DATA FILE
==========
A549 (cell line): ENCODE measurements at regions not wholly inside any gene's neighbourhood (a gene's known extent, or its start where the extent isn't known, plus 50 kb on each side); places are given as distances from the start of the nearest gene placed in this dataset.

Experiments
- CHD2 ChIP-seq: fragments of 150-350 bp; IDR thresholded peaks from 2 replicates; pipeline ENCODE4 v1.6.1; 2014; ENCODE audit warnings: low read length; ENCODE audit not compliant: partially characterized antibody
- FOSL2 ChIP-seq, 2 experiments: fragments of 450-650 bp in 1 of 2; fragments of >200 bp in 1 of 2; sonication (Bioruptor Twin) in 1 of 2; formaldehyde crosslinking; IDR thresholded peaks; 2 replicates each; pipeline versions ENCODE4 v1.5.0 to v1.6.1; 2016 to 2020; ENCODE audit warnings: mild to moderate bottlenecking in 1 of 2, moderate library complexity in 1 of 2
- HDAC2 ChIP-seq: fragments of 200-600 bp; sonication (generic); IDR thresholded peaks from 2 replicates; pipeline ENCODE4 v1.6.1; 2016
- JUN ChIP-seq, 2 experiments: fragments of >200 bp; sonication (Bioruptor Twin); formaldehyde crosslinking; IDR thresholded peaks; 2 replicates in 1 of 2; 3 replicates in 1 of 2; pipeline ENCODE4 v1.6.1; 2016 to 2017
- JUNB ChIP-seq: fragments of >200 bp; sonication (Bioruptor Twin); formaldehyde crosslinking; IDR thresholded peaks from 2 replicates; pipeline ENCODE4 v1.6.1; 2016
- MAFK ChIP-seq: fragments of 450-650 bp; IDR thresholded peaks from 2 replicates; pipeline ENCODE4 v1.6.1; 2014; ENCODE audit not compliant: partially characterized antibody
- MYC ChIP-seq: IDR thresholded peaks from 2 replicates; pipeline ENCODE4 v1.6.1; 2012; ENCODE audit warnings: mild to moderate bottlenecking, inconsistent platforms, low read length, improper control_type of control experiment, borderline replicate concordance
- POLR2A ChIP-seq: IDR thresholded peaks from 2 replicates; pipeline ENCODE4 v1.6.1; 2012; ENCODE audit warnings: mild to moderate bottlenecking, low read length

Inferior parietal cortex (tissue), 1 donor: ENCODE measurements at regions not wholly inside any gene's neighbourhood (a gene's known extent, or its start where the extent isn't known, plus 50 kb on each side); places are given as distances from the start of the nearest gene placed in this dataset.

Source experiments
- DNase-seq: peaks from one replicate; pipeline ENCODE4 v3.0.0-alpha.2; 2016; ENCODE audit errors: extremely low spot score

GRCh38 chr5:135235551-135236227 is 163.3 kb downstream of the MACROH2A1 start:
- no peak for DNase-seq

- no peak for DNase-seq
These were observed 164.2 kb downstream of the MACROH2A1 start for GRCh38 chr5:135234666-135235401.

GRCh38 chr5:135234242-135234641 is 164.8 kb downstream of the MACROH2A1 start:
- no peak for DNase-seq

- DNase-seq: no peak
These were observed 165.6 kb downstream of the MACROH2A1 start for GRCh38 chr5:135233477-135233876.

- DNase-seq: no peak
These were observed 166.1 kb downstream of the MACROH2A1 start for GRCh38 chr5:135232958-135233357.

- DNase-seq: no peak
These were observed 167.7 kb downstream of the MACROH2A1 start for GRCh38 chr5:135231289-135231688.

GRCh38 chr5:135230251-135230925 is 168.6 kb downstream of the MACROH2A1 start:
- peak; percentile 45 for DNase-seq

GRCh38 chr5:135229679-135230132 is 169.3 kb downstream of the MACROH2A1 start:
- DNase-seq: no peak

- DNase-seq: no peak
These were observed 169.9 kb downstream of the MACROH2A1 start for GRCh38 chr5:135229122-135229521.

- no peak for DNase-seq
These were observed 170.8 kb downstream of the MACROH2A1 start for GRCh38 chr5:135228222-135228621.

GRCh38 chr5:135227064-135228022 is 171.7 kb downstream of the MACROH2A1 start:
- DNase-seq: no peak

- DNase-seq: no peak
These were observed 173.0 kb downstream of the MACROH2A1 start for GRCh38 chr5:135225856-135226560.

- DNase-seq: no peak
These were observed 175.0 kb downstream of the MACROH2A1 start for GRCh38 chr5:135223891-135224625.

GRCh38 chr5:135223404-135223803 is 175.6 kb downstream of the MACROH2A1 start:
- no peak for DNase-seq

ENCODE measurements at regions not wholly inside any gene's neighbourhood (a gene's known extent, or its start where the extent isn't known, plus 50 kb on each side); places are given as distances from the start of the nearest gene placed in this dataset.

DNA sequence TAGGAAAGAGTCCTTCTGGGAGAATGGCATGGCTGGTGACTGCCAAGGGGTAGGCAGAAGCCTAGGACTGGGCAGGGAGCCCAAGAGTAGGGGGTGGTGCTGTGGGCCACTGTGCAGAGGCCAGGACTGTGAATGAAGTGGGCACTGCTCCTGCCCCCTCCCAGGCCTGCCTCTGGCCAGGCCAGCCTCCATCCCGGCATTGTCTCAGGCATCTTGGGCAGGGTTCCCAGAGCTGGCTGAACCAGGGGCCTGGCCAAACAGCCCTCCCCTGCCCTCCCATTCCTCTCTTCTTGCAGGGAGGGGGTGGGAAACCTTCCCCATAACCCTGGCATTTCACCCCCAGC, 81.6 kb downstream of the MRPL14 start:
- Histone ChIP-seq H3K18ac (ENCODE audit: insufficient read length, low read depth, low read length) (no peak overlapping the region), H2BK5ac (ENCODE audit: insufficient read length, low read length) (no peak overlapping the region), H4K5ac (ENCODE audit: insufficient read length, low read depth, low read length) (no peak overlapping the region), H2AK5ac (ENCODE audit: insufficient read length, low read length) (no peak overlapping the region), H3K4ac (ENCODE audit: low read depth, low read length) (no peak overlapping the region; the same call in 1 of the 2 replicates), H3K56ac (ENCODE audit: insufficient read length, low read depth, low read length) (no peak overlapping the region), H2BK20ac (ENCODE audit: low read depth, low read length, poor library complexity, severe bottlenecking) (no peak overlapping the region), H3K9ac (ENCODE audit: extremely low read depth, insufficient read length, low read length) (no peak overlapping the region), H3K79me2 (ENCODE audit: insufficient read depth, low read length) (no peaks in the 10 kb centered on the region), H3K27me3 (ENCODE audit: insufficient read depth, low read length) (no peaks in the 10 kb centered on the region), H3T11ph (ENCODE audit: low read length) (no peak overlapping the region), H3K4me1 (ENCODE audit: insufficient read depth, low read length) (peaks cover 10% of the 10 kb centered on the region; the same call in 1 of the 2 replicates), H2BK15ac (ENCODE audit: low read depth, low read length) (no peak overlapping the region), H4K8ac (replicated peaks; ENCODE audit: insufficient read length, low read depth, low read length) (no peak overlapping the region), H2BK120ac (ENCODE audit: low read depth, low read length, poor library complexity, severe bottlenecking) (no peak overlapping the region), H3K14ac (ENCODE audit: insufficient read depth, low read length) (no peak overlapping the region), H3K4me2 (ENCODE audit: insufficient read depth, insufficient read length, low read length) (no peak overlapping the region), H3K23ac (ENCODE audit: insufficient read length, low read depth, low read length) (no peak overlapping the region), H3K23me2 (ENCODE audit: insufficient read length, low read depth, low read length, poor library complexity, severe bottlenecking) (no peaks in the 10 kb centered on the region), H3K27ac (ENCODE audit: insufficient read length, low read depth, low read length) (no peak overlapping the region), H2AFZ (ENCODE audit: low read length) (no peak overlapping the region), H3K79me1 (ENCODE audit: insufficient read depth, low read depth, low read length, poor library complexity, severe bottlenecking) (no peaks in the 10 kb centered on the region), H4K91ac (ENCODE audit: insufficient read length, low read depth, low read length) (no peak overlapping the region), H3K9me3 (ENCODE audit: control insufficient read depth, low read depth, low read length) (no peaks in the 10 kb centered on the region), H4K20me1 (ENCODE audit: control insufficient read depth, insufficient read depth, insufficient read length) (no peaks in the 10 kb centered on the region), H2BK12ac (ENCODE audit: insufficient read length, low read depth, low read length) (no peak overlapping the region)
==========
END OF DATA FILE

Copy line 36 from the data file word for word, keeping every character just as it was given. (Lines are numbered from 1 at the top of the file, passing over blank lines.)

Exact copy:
- DNase-seq: no peak